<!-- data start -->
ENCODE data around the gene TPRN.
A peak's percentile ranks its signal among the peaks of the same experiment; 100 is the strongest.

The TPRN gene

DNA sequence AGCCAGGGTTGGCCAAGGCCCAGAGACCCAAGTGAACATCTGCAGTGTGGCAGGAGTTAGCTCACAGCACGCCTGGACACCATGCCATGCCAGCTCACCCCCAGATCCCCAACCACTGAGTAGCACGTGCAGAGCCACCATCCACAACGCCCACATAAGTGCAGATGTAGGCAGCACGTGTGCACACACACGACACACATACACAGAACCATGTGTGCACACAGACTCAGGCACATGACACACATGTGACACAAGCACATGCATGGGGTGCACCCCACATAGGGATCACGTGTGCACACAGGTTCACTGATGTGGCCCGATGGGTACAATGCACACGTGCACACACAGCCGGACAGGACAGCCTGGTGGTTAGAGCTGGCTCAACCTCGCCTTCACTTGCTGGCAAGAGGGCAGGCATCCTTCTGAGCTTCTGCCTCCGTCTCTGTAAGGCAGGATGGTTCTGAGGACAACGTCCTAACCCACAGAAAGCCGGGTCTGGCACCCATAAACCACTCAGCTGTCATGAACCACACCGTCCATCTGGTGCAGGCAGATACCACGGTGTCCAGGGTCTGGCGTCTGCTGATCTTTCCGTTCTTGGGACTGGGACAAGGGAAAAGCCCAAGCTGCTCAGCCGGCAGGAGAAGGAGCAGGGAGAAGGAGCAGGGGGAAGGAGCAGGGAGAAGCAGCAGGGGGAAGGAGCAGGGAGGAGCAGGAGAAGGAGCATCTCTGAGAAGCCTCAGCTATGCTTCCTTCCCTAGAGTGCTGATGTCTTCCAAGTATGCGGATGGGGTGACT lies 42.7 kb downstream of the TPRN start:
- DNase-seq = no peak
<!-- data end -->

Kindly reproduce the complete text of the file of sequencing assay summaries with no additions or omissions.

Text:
ENCODE data around the gene TPRN.
A peak's percentile ranks its signal among the peaks of the same experiment; 100 is the strongest.

The TPRN gene

DNA sequence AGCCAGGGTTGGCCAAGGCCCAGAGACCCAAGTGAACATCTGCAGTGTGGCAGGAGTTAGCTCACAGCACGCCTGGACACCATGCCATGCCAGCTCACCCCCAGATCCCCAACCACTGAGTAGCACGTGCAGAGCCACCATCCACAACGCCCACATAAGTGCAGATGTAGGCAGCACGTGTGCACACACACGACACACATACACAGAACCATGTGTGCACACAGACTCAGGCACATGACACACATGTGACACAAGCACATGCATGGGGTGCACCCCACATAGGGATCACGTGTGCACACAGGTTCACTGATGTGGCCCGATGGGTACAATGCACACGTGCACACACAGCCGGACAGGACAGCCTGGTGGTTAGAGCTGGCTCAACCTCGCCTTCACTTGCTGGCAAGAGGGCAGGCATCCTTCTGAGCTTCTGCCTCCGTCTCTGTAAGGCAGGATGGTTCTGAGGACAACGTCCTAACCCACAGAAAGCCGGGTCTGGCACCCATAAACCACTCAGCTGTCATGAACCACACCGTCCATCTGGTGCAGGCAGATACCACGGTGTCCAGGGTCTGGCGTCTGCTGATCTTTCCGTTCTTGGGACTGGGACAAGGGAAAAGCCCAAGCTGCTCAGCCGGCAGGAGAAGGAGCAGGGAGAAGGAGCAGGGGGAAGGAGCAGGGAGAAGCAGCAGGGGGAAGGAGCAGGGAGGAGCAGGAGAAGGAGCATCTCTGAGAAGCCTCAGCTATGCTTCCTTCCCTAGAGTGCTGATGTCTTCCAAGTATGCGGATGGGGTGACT lies 42.7 kb downstream of the TPRN start:
- DNase-seq = no peak